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Sudan Gains From Chad Fighting

Humanitarian crisis in Darfur likely to worsen as Chad rebels continue an onslaught many believe is backed by Khartoum.
By IWPR ICC
As bloody fighting in Chad continues between rebels and the government forces of President Idriss Deby, neighbouring Sudan is likely to emerge as the prime beneficiary of the conflict.



The fighting aggravates the already perilous situation facing thousands of vulnerable Sudanese refugees both in Darfur and over the border in eastern regions of Chad.



The timing of last weekend’s attack on the Chadian capital N’Djamena - the latest of several conducted in the past 18 months by the recently unified rebel groups - was no accident.



A well-armed force of some 3,700 soldiers from the European Union called EUFOR was due to descend within weeks, with the blessing of the United Nations. EUFOR was to be deployed along the desolate Sudan border with a mandate, inter alia, to protect the vulnerable Darfuri refugee camps inside Chad.



EUFOR’s mission looked similar to that of the peacekeepers of the United Nations Assistance Mission in Darfur, UNAMID, a hybrid force of military units drawn from the African Union and from other United Nations members.



The Chadian rebels, who had found safe haven in Darfur to regroup and rearm, made it clear before their latest offensive that they did not want EUFOR in their country.



EUFOR’s presence on the Chad-Sudan border would not only constitute a threat to Sudan’s lawless “janjaweed” fighters, it could also thwart the Chadian rebel movements at war with Deby, whose rule has been backed by a permanent French garrison in N’Djamena.



France has wielded considerable power in Chad ever since the country gained independence from its colonial masters.



Several weeks before the assault, Abderaman Koulamallah, spokesman for the rebels’ Unified Military Command, accused EUFOR of being a thinly-disguised attempt by the French to prop up Deby once again.



Koulamallah warned EUFOR to stay out.



As the rebel columns raced across the barren landscape of Chad last week, other anti-Deby units simultaneously attacked the lightly-defended positions of the Chadian army in the remote eastern town of Adre, where EUFOR was to be positioned.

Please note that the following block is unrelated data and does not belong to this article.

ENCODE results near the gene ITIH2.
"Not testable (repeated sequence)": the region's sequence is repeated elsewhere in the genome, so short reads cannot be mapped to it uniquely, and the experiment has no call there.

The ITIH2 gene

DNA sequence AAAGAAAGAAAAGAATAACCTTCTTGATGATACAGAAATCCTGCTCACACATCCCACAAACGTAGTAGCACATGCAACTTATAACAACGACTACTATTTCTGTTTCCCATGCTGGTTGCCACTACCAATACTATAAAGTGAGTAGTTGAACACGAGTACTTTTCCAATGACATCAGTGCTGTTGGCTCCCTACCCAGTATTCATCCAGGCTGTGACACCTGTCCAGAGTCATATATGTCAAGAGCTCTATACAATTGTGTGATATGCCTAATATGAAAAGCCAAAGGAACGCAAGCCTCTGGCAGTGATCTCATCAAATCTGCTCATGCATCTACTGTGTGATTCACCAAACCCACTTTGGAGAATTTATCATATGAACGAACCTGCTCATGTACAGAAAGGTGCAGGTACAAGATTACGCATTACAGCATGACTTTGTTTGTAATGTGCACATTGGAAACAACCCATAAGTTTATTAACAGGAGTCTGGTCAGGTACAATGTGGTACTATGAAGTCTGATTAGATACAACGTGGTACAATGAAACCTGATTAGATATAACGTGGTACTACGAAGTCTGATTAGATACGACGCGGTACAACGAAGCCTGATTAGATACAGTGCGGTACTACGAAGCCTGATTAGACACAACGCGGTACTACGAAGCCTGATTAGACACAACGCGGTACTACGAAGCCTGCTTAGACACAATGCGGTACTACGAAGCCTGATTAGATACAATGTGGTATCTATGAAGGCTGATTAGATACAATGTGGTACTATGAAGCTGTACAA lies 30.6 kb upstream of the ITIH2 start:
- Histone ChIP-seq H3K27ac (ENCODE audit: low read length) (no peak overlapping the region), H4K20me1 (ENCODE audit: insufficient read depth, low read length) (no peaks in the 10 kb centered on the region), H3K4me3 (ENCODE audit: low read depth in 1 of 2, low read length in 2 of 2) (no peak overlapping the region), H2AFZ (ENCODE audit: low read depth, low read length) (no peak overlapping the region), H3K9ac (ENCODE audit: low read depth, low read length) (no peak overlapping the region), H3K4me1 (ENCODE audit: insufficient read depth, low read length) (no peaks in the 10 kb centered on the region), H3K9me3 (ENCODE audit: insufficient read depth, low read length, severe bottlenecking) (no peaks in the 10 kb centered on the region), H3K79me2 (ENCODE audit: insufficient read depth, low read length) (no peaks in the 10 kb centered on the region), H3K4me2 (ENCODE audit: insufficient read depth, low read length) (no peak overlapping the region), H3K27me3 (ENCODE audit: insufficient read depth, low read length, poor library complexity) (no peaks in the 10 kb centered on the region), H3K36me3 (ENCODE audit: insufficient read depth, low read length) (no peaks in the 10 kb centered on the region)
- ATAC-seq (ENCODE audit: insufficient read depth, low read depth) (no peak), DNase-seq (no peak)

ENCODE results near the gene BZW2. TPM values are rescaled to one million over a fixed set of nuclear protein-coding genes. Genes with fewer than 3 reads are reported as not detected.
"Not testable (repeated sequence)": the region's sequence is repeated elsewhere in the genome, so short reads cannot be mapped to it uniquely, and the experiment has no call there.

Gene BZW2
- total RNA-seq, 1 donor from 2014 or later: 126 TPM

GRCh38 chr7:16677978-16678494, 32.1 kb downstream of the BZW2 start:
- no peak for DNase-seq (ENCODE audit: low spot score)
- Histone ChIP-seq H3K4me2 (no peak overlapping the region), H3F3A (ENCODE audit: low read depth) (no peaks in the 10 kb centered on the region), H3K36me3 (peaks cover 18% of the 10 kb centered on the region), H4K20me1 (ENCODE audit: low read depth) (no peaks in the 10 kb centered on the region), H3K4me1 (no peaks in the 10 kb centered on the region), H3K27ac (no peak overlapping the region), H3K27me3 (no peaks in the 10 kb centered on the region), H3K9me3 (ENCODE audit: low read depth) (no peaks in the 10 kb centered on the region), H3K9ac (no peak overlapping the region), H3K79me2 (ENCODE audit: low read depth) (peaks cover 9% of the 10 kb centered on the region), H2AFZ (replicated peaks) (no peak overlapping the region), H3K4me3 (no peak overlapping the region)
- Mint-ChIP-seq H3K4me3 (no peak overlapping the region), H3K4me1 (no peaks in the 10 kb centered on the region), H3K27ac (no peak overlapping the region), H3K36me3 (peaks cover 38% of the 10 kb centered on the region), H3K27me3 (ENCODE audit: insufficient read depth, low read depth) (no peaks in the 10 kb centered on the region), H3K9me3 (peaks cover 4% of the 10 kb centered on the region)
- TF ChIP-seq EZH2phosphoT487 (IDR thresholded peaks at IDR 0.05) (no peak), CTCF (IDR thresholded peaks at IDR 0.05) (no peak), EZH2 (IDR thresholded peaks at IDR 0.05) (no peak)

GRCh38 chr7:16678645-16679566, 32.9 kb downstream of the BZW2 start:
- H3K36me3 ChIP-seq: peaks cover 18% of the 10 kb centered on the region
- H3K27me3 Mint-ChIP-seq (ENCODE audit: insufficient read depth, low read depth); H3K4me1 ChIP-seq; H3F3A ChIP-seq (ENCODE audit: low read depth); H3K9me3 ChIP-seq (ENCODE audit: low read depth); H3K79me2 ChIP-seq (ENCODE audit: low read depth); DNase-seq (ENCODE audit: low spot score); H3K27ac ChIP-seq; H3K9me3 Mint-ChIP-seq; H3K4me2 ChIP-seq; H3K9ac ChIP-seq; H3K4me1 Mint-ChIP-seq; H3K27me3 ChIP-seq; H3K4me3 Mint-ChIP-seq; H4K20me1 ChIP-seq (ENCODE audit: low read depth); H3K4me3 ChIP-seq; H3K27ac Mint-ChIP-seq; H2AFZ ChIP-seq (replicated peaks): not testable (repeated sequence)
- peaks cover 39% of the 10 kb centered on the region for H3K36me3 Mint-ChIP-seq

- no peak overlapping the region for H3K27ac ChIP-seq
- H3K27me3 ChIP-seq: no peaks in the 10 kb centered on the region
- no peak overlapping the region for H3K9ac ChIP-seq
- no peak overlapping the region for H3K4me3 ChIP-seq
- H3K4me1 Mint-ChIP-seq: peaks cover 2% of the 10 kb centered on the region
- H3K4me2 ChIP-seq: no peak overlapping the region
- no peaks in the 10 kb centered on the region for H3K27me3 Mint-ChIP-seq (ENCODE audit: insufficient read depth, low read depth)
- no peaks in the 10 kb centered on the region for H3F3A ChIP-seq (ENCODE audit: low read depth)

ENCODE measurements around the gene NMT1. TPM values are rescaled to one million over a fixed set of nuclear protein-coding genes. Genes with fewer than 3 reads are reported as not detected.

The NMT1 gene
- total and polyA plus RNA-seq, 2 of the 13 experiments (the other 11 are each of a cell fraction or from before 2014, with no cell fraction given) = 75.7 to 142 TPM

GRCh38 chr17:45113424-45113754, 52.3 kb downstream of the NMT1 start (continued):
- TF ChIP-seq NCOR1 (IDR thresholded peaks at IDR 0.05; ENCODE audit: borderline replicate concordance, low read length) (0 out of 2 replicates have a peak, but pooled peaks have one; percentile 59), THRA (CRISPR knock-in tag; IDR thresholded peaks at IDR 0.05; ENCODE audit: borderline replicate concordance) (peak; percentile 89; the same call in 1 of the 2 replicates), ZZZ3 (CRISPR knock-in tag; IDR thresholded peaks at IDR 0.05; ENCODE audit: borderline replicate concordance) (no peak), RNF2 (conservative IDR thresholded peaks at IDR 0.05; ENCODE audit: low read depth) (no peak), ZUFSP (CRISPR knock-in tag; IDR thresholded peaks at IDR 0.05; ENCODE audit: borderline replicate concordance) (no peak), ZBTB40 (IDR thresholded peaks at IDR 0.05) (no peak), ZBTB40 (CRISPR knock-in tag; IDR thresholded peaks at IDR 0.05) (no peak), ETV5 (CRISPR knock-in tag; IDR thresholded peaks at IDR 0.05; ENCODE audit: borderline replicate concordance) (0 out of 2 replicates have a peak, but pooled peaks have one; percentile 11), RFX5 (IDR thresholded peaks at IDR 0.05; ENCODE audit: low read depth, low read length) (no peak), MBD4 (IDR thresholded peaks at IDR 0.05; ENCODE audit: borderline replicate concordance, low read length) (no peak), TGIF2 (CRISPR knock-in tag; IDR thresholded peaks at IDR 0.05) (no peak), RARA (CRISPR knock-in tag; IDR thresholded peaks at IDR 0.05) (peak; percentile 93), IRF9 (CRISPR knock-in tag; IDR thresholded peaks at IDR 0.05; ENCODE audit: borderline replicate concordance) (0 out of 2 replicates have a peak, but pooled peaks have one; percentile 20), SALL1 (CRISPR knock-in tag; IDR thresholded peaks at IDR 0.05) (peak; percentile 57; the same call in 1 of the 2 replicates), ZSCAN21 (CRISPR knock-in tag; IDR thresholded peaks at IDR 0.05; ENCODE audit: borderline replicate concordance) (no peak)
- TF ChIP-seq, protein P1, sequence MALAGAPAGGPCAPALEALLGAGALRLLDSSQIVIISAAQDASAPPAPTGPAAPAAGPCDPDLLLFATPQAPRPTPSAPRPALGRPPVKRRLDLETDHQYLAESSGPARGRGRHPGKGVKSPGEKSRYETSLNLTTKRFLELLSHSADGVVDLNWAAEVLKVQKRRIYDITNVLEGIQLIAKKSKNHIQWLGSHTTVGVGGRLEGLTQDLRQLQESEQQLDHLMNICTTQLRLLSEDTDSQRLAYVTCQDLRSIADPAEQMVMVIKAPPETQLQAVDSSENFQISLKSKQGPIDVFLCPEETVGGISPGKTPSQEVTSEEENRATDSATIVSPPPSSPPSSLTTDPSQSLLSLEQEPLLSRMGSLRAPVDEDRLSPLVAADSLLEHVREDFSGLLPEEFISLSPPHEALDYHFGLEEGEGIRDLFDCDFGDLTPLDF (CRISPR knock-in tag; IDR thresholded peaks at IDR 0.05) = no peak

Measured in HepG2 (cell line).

To an extent, the tactic may have worked - the deployment of EUFOR has been delayed.



However, EU foreign policy chief Javier Solana has insisted that the European Union will proceed with deploying the peacekeeping mission, though no specific time for this has been set given the delay caused by the fighting.



The situation could change again following the February 4 decision by the UN Security Council to authorise the French government to use its resident force of more than 1,000 soldiers to help Deby rebuff his enemies and restore some semblance of peace.



The turmoil, which may have only just begun, is clearly being supported by Sudan, regional experts say.



“There is no question that the Sudan government has been arming and protecting the rebels going into Chad,” said Gerald LeMelle, executive director of Africa Action, a think tank based in Washington. “The al-Bashir government is very afraid of the multi-national force coming in.”



If Chad is destabilised, LeMelle explained, attention will be diverted from the ongoing humanitarian disaster in Darfur, and the international community will become less willing to endanger its peacekeepers either there or in Darfur.



“There is no question that – as Sudan understands well – the more instability they can create, the less inclined the international community is to come in,” said LeMelle.



The Sudan government has admitted responsibility for an attack on a UN supply convoy in Darfur in early January. This effectively shut down the UNAMID operation there while further negotiations on the UN presence took place.



LeMelle argues that such tactics have worked well for Sudan in Darfur, and are now being exported to Chad,.



“If they can create more confusion, then EUFOR will do little more than run down there [to Chad] and protect everyone,” he said, adding that more aggressive action than this could be warranted.



There is an ethnic dimension to the conflict with Sudan, as LeMelle explained. President Deby belongs to the Zaghawa people, who live in northeastern Chad and northern Darfur, where they are one of the ethnic groups on the receiving end of janjaweed violence.



“Deby’s people are from Darfur,” said LeMelle. “They’re the people the janjaweed are killing out there.”



Deby has actively supported the various Darfur rebel groups fighting the Sudanese government. Khartoum has responded by assisting those who want to depose Deby.



This has prompted one of the Darfur rebel groups, the Justice and Equality Movement, JEM, to condemn Sudan’s support for the Chadian rebels. JEM leaders accuse Sudan of attempting to impose a puppet regime in N’Djamena.